Dozens sur­ren­der in Manila after drug trade al­le­ga­tions

Chronicle (Zimbabwe) - - Worldwide -

DOZENS of Philip­pine gov­ern­ment and po­lice of­fi­cials turned them­selves in on Mon­day, a day after Pres­i­dent Ro­drigo Duterte linked them to the drug trade, step­ping up a war on nar­cotics that has killed hun­dreds since he took office in June.

More than 400 sus­pected drug deal­ers have been killed by po­lice across the Philip­pines since Duterte took over, of­fi­cials say. Broad­caster ABS-CNN put the num­ber closer to 800, as the fig­ure in­cludes ex­e­cu­tions by anony­mous vig­i­lantes.

Yes­ter­day, 27 may­ors and 31 po­lice of­fi­cers, in­clud­ing a colonel, went to the na­tional po­lice office in the cap­i­tal, Manila, to clear their names, fear­ing the pres­i­dent’s or­der to hunt them down if they failed to sur­ren­der within 24 hours.

Sev­eral lo­cal of­fi­cials re­ported to re­gional po­lice of­fices to beat the dead­line set by Duterte, who won the elec­tions in May on a sin­gle plat­form of fight­ing crime and drugs.

On Sun­day, he iden­ti­fied about 160 of­fi­cials in a name-and­shame cam­paign. “I want to change,” a Cebu-based busi­ness­man tagged as a top-level drug traf­ficker told re­porters after he met na­tional po­lice chief Ron­ald dela Rosa.

Nick­named “the pun­isher” and “Duterte Harry” for his bru­tal fight on crime, Duterte has hit back at ac­tivists in­censed by the surge in the killings of sus­pected drug traf­fick­ers.

Alarmed hu­man rights groups have urged the United Na­tions to con­demn the rise in ex­tra­ju­di­cial killings. The Philip­pine Se­nate is ex­pected to hold a leg­isla­tive in­quiry.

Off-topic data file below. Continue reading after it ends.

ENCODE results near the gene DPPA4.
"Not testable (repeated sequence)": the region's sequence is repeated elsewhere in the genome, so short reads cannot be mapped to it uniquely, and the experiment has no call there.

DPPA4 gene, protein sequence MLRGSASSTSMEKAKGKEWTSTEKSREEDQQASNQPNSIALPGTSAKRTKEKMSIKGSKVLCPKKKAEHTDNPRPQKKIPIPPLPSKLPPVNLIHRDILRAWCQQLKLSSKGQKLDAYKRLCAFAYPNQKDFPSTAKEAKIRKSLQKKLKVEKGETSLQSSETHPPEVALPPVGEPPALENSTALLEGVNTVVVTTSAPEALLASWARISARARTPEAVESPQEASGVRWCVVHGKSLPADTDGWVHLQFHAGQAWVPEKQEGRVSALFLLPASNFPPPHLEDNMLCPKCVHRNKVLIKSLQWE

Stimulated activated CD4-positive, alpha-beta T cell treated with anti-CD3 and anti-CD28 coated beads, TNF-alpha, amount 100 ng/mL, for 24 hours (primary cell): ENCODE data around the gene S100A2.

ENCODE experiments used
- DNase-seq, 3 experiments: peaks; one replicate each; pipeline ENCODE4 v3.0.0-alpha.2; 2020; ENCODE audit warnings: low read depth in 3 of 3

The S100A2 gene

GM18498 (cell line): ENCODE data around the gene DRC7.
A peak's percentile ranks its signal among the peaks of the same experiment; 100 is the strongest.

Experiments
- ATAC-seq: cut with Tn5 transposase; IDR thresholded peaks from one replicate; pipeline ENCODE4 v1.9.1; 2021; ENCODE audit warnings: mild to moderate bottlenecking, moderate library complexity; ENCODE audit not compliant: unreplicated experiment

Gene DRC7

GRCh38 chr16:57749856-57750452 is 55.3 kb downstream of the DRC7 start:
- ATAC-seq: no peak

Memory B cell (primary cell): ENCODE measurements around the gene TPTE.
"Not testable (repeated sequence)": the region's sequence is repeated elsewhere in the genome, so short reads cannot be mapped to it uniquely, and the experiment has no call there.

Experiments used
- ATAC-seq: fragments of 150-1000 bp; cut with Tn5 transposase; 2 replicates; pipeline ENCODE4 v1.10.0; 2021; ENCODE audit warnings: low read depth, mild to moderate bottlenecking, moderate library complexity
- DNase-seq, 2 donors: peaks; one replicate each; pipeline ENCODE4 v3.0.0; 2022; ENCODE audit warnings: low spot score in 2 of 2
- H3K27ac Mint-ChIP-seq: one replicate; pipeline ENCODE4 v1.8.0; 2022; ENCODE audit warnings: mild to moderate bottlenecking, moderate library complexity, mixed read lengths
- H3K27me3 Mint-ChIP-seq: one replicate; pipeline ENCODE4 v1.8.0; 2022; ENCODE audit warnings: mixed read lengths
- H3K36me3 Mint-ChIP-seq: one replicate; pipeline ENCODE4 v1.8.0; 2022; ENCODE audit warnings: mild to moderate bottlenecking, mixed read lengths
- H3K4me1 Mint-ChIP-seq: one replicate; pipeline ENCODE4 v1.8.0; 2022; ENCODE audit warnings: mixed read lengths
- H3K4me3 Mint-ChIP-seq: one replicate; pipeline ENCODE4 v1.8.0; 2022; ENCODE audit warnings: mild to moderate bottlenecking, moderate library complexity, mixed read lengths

Dela Rosa rep­ri­manded the po­lice of­fi­cers on Duterte’s list, threat­en­ing to kill them if they con­tin­ued to pro­tect drug traders and re­sell seized drugs. At one point, he chal­lenged them to a fist­fight. “I am mad with what is hap­pen­ing,” Dela Rosa said in a speech to lo­cal of­fi­cials and po­lice. “I am ashamed. We should be the ones ar­rest­ing these peo­ple, but we are pro­tect­ing them. I will kill you if you will not change.”

All po­lice of­fi­cers linked to the drug trade were dis­armed, in­ves­ti­gated and could face crim­i­nal and ad­min­is­tra­tive cases if there was strong-enough ev­i­dence, said na­tional po­lice spokesman Dionardo Car­los. “They will be ac­corded due process,” he added. Be­sides lo­cal of­fi­cials and po­lice of­fi­cers, Duterte’s list in­cluded two re­tired po­lice gen­er­als, sol­diers, para­mil­i­tary mem­bers, judges and a for­mer politi­cian.

In a let­ter, Supreme Court Chief Jus­tice Maria Lour­des Sereno on Mon­day told the pres­i­dent that the court alone had the right to dis­ci­pline judges. One judge named by Duterte died eight years ago and two oth­ers have al­ready been re­moved.

In his maiden speech to the Se­nate, box­ing icon Manny Pac­quiao sup­ported Duterte’s drug war and pro­posal to re­store the death penalty for drug crimes, and ad­vo­cated ex­e­cu­tion by hang­ing or by fir­ing squad. — AFP

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